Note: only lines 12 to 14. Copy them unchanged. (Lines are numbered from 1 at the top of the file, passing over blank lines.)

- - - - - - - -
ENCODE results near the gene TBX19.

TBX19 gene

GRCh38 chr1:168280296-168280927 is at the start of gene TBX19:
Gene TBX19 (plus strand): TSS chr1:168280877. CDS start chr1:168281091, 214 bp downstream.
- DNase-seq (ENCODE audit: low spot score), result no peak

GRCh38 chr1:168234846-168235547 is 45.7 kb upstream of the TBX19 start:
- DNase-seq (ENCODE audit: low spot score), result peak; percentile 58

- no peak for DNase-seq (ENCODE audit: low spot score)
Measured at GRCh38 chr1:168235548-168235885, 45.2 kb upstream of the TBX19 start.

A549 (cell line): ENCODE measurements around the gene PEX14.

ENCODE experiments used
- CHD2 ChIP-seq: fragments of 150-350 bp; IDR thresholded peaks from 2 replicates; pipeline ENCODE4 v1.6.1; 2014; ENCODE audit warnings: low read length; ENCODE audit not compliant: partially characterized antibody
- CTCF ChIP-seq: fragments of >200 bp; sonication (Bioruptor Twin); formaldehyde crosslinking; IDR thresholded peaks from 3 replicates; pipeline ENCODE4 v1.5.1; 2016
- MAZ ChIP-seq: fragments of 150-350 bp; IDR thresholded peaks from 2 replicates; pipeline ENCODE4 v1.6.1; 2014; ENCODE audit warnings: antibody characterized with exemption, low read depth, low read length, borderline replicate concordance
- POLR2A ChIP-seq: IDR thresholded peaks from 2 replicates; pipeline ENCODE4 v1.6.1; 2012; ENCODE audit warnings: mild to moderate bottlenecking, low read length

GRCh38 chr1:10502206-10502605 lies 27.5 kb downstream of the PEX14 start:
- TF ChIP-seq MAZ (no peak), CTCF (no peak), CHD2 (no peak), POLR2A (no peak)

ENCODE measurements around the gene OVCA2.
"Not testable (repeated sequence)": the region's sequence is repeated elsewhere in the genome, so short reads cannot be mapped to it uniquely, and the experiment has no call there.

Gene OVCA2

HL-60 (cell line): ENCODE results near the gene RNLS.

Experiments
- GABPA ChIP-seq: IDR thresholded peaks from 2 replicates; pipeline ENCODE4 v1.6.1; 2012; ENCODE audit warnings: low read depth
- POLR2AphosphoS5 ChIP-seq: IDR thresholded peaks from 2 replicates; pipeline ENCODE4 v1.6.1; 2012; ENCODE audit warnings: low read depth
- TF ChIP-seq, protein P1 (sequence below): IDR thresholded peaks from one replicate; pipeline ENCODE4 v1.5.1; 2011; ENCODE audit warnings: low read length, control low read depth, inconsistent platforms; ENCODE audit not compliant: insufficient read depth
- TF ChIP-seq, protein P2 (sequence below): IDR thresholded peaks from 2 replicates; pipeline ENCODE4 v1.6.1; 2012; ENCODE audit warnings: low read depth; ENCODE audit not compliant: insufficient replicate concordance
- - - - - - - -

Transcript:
- CHD2 ChIP-seq: fragments of 150-350 bp; IDR thresholded peaks from 2 replicates; pipeline ENCODE4 v1.6.1; 2014; ENCODE audit warnings: low read length; ENCODE audit not compliant: partially characterized antibody
- CTCF ChIP-seq: fragments of >200 bp; sonication (Bioruptor Twin); formaldehyde crosslinking; IDR thresholded peaks from 3 replicates; pipeline ENCODE4 v1.5.1; 2016
- MAZ ChIP-seq: fragments of 150-350 bp; IDR thresholded peaks from 2 replicates; pipeline ENCODE4 v1.6.1; 2014; ENCODE audit warnings: antibody characterized with exemption, low read depth, low read length, borderline replicate concordance